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About Andy


I am an avid adventurer, conservationist, teacher, and outdoor photographer whose photography celebrates the African landscape and its rich wildlife, people, and culture. My photographic safaris allow my travelers to not only enhance their understanding of photography, lighting, and wildlife, but to develop a life-long admiration for Africa ‘s beauty and culture.

Banana Republic recently used my photographs as the cornerstone of their Urban Safari campaign, and my images were seen in all 750 stores around the globe, as well as in their billboards, catalogs and annual report. I was also the winner of the BBC Wildlife Photographer of the Year in the ‘Wild Places’ category in 2008 and a highly commended in the ‘Creative Visions of Nature’ category in 2007.

I launched Gura Gear in 2008, in an attempt to deliver lightweight camera bags to the market. I was looking for a lightweight camera bag to hold all of my photographic gear, and there was nothing desirable on the market that suited my needs. After spending 2 years with many prototypes, the Gura Gear Kiboko bag was born. More products are now available on the Gura Gear web site.




« Day 7 –Savuti Camp, Linyanti Concession, Botswana | Main | Day 5 –Chitabe Camp / Savuti Camp, Botswana »

Day 6 –Savuti Camp, Linyanti Concession, Botswana

Today we had yet another overcast day, and it never really got cold at all. Perhaps the mid 50’s isn’t cold for wintertime, and I am sure future days will get cold again. We drove to the open woodland, along the Linyanti River, and we saw herds of giraffe, elephants feeding on the tall grass, baboons and a few wildebeest. We heard some commotion and saw some hyaenas feeding on a day-old giraffe carcass. After 30 minutes, two lionesses came back and wanted to reclaim their kill and the hyaenas quietly walked away. I suspect there was so much meat on the kill that there was enough to go around without too much displacement.

One of the female lions was quite pregnant and should have cubs soon, and the other female had a ‘milky eye’ and was a bit more aggressive. We watched them do the typical dining activities, and we broke off after a little while to go have some coffee and tea. Kills are always a great thing to see, especially for the first time, however it doesn’t always produce the types of photographs that people anticipate.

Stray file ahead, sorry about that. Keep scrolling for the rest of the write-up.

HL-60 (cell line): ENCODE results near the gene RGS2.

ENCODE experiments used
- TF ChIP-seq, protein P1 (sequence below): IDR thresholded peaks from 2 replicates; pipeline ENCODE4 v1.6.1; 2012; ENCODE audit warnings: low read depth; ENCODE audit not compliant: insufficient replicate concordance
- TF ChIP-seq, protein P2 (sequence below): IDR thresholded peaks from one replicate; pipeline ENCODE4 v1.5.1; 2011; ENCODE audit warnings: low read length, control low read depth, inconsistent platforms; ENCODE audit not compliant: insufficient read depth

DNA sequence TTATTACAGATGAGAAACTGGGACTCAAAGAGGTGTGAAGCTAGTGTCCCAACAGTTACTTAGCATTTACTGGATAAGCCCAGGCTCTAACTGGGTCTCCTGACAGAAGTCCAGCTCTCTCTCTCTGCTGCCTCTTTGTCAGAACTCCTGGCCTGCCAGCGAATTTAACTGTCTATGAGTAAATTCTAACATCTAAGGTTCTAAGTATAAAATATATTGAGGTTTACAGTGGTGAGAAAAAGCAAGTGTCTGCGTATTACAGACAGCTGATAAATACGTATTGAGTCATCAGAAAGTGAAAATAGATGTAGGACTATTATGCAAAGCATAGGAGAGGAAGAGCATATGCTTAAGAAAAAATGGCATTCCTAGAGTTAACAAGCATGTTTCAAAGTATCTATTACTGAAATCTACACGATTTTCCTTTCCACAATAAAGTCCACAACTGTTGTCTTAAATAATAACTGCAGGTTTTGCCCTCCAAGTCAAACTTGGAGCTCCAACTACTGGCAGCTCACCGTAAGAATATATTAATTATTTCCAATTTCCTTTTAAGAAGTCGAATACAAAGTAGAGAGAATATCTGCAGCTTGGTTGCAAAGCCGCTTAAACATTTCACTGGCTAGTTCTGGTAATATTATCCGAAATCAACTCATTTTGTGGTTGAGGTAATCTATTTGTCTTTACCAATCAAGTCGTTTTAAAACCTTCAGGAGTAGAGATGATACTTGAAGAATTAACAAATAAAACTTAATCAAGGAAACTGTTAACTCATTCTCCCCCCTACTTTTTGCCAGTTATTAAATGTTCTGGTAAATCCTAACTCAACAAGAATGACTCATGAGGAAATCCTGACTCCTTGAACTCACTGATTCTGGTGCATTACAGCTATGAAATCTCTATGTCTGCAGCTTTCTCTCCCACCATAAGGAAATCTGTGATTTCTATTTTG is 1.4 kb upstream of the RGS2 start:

After lunch we worked with the local wild dog researcher to locate and photograph a pack of wild dogs. Wild dog sightings are rare to begin with, and this one was special because they also had 5 puppies with them. The pack was 17 strong, and we just sat and watched them sleep and play for the afternoon. What a treat. The dogs had a temporary den that they will keep for only a few days, and we worked with the researcher to locate the pack using a radio collar, and it took a fairly decent offroad drive over mopane trees to get there. This sighting was definitely a challenge photographically, because we never did get a good, open area where they were playing.

On the way back to camp, we sat and watched a large herd of elephants cross the road in absolutely perfect light. What a day!

Note: All images in these daily blog postings are very very rough edits of the things we have seen, and I often omit the photographs that take too much time to process. I don’t take much time off during the day, as I am working with people with their photographic needs. All of my images in these posts will have to be re-processed when I get back home, and they are only included in these blog entries for illustration purposes.





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Reader Comments (3)

Really enjoying the daily updates, keep 'em coming!

July 30, 2010 | Unregistered CommenterJoe Lorenzini

Awesome that you guys were able to see a big pack of wild dogs like that. Was the wild dog researcher part of John "Tico" McNutt's research project? I found a big pack with them in 2002.

July 30, 2010 | Unregistered CommenterRichard Schmon

Richard, it wasn't Tico and Lesley this time around, but I am planning on spending some time with them on a future safari. Great people.

July 31, 2010 | Registered CommenterAndy Biggs

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